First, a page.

A Neighborhood By Its Cover: SoMo

Making a neighborhood thrive with accessibility brings people, perhaps better than a rebranding. Photo by Matt Kroneberger.

Pleasant Pops in SoMo is successful due to accessibility, charm. Photo by Matt Kroneberger.

In the latest issue of Harper’s, a published correspondence between South African author, J.M. Coetzee, and New York novelist, Paul Auster, converged upon -of all things- place making through place naming.

Auster waxes poetic about Manhattan, claiming the anonymous connotation that Coetzee finds in a street name like “55th” can actually elicit the visceral and the nostalgic, from the depths of “erotic encounters” and father’s office alike. However, these connotations derive only from previous experiences. What does “55th” mean in the abstract? None too much. What is in a name without numbers? Lots.

SoMo v. AdMo v. Adams Morgan

Auster recognizes the value of connotation in name alone. An unfortunate name, like that of his relative Elmer Deutelbaum, derives misery all on its own. Destiny is driven by name for Coetzee, and, à la Elmer, name derives value. Does this existential destiny apply to place name? It would seem. There might be hope, if you don’t live on dullll “L Street”, but with a name with pizazz, like “Z, or O, or X Street,” according to Auster, how chic it would be.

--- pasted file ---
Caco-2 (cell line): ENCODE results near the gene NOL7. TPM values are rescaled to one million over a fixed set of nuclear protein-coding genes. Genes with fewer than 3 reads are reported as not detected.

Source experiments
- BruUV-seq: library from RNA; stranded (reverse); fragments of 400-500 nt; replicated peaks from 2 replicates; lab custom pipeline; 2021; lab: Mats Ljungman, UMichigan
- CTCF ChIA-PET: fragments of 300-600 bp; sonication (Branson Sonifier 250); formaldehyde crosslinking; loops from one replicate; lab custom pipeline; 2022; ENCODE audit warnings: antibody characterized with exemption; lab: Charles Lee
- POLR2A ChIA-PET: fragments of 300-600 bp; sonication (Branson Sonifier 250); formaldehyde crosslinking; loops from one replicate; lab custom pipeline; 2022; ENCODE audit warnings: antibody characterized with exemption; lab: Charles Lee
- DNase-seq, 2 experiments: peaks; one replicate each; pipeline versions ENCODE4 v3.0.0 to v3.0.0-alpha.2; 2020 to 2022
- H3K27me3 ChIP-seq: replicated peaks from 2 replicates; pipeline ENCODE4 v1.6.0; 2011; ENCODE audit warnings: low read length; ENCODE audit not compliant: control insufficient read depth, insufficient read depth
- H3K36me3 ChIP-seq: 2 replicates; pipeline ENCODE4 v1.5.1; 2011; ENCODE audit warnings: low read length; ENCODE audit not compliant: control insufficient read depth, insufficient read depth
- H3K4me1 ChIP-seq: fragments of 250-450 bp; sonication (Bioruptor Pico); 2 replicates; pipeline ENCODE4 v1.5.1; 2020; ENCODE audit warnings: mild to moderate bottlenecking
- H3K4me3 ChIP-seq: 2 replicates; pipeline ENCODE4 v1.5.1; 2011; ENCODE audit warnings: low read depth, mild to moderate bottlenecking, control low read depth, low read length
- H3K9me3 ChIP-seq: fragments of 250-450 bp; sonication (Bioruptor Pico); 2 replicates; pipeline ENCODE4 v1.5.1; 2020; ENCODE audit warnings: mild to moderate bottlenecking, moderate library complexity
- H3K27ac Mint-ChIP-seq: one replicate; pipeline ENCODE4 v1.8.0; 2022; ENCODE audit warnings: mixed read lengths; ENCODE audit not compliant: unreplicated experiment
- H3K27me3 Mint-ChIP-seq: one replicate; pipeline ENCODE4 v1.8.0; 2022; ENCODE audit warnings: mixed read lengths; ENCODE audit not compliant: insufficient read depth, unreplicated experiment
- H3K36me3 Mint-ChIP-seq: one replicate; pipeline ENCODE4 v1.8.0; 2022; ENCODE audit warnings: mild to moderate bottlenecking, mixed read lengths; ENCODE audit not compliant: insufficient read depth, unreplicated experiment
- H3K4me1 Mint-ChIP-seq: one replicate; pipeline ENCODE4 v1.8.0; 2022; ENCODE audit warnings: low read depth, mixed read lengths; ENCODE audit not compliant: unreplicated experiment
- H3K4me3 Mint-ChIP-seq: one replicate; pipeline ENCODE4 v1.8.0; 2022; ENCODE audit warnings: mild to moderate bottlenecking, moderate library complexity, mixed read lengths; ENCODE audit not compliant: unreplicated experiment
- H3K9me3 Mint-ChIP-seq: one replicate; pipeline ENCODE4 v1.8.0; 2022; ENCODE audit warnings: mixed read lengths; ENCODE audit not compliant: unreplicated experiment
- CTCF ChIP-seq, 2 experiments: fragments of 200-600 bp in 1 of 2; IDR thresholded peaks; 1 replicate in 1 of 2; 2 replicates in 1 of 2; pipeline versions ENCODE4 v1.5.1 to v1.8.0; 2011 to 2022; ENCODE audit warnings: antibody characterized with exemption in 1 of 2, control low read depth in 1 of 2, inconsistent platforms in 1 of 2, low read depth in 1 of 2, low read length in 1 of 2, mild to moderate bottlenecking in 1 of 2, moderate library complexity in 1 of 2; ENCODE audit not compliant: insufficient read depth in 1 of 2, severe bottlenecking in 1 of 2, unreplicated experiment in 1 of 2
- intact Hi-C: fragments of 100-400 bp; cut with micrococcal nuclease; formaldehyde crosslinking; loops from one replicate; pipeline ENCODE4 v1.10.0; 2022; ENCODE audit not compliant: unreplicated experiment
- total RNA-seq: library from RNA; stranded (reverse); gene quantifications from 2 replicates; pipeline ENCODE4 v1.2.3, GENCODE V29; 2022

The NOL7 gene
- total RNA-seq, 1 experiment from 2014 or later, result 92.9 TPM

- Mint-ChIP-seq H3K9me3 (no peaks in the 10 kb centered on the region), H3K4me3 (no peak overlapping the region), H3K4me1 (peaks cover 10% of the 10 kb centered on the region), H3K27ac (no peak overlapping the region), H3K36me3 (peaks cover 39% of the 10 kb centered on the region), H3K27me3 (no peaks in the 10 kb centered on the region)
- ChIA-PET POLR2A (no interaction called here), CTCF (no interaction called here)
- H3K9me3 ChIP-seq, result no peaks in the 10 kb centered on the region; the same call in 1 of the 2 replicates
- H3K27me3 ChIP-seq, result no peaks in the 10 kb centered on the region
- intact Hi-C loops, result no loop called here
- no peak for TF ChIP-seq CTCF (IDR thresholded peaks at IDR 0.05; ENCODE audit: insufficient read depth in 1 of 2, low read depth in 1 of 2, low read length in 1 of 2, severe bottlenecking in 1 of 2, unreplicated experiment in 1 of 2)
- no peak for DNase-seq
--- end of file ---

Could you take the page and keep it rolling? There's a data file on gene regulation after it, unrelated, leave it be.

What of neighborhoods? If the Meat Packing District is any indication of denotation missing connotation over time, does a cool name on its own, a neighborhood make? The ire drawn from the rebranding of Southern Adams Morgan in DC as “SoMo” (aka, at the bottom of the hill on 18th St NW) was epic, if not comical. My roommate,  living Adams Morgan adjacent for 6 years, still flinches when I say “AdMo.” I am totally comfortable with being more descriptive when I café at Pleasant Pops, with geo-tagging it as SoMo.

Geographic specificity aside, what would Auster and Coetzee say of rebranding after the fact? Would Elmer live a life less mundane as a Walter? The boring fate of an abstract L Street address may doom the dweller to obscurity, but what if we rebranded it to something like “Elle Street?” Quelle Parisienne? Would you want to live there? Would you want to eat in SoMo, not just Adams Morgan?

Making a neighborhood thrive with accessibility brings people, perhaps better than a rebranding. Photo by Matt Kroneberger.

Making a neighborhood thrive with accessibility brings people perhaps better than a rebranding. Photo by Matt Kroneberger.

Rebranding for this sake is perhaps a distraction. Why do I go to Pleasant Pops or Duccini’s in SoMo? Infrastructure. It is close-by, walkable, and there is a bikeshare dock RIGHT there. I’d be more convinced to visit even the most mundane neighborhood if I could actually get to it. Maybe then, I could patronize businesses, bring friends and get the word out: rebranding it with content, not a shiny book jacket cover.

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About Matt Kroneberger

Recent graduate of UCLA in Political Science and Geography - Environment. Fascinated by and active in sustainable transportation, infrastructure, politics and international development.
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